Bifurcation diagram of system (11) with bifurcation parameter .

Figure 11

Courses of (a) for varying control parameters θ. The system shows periodic behavior for the real value and converges to a globally stable fixed point for all other values shown. The coordinates of this stable fixed point remain low for (the courses cannot be distinguished in this plot), and increase with increasing θ for . This causes a smooth local minimum at in the error function (Figure 12).

Figure 12

(a) and (b) versus control parameter . The true value has a relatively small basin of attraction, which is bounded by a saddle-node bifurcation (SN). The basin of attraction for the local minimum at , which corresponds to a system with globally stable fixed point, is much larger.

Figure 13

Bifurcation diagram for system (11) with bifurcation parameter .

Figure 14

Courses of (a) and (b) for different values of the control parameter , which have been chosen between the two Hopf bifurcations in Figure 13. Both amplitude and period of the oscillations vary with varying control parameter value, which causes several local minima in the error function (Figure 15).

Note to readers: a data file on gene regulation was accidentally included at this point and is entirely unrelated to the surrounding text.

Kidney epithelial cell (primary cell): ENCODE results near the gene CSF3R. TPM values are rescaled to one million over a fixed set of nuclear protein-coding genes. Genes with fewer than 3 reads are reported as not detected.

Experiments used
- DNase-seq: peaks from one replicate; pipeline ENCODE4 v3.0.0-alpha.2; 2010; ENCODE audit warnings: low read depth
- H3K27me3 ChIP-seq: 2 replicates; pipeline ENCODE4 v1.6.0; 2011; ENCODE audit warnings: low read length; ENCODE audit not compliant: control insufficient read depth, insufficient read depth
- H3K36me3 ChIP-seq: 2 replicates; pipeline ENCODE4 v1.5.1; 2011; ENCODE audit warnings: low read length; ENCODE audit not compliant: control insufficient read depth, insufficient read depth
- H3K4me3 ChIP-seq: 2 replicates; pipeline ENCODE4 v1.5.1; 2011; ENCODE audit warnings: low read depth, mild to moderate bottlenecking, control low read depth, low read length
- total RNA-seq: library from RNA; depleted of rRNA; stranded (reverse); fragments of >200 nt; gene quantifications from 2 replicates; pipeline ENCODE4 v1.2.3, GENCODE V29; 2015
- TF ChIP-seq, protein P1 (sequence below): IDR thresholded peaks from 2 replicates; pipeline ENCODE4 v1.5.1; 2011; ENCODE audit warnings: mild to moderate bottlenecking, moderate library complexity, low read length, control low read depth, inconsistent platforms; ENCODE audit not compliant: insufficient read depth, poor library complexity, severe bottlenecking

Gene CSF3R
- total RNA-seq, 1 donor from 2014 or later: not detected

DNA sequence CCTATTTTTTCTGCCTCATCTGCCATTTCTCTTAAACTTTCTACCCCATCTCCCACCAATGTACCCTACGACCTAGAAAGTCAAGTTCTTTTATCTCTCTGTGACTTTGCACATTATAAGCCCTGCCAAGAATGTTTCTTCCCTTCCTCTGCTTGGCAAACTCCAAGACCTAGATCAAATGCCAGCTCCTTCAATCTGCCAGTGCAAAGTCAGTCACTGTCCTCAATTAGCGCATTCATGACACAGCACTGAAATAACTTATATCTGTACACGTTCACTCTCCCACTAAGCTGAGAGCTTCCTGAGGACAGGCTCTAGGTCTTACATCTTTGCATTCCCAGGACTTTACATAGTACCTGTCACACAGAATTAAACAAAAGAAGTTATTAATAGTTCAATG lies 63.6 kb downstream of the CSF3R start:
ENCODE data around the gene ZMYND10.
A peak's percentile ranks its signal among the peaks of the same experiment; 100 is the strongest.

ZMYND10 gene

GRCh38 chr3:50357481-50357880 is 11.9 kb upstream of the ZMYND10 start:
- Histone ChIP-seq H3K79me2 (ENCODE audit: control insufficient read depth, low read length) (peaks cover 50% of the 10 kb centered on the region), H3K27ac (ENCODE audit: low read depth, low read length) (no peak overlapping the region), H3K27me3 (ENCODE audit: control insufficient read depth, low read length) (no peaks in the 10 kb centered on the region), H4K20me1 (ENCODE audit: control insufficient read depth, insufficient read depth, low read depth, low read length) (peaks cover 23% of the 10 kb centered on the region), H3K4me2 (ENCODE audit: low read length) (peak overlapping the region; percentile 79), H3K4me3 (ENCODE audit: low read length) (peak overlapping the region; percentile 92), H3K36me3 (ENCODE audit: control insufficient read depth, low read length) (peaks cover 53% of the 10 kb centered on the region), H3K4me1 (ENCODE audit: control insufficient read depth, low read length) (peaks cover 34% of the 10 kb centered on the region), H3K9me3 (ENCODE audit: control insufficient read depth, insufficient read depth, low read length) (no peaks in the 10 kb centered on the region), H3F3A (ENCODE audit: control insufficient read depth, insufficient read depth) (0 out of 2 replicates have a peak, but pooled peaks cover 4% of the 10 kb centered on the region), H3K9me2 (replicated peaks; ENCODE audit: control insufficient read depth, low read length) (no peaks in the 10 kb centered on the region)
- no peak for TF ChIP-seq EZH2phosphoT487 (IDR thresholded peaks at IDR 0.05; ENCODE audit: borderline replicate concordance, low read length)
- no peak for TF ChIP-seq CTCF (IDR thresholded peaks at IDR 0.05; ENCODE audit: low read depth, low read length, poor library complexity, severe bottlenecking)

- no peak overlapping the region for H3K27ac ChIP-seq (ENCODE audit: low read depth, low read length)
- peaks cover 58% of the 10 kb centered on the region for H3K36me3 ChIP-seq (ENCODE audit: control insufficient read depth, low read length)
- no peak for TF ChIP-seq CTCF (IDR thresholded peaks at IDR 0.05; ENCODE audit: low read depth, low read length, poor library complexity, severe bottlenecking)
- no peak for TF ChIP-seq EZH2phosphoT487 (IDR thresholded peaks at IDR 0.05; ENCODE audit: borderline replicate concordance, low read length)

Figure 15

(a) and (b) versus control parameter . The dependence of the amplitude and especially the period of the oscillations on the control parameters cause several local minima in both error functions.

Statement (1) allows to apply the intermediate value theorem (IVT). Starting with a stable fixed point for whose real parts of the eigenvalues of are negative, has at least one zero according to the IVT and Theorem 1. Uniqueness of this zero follows from statement 2, since a second zero would be a transition from positive to negative, that is, , a contradiction.

C. Proof of Theorem 2

Linearizing system 7 about , the characteristic equation is


The equation has to be solved. For this, it is convenient to take the logarithm of both sides, which gives the condition


Calculating the derivatives of both sides with respect to leads to


Resolving for yields


Here it is worth noting that although is a real number, the derivative is complex. It can be understood as the inverse of the derivative , which is defined by the condition


We consider the real parts of both sides in C.4:




Inserting and resolving for show that this derivative is positive for purely imaginary eigenvalues :


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Radde, N. The Impact of Time Delays on the Robustness of Biological Oscillators and the Effect of Bifurcations on the Inverse Problem. J Bioinform Sys Biology 2009, 327503 (2008).

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  • Hopf Bifurcation
  • Oscillator Model
  • Stable Limit Cycle
  • Differential Equation Model
  • Differential Equation System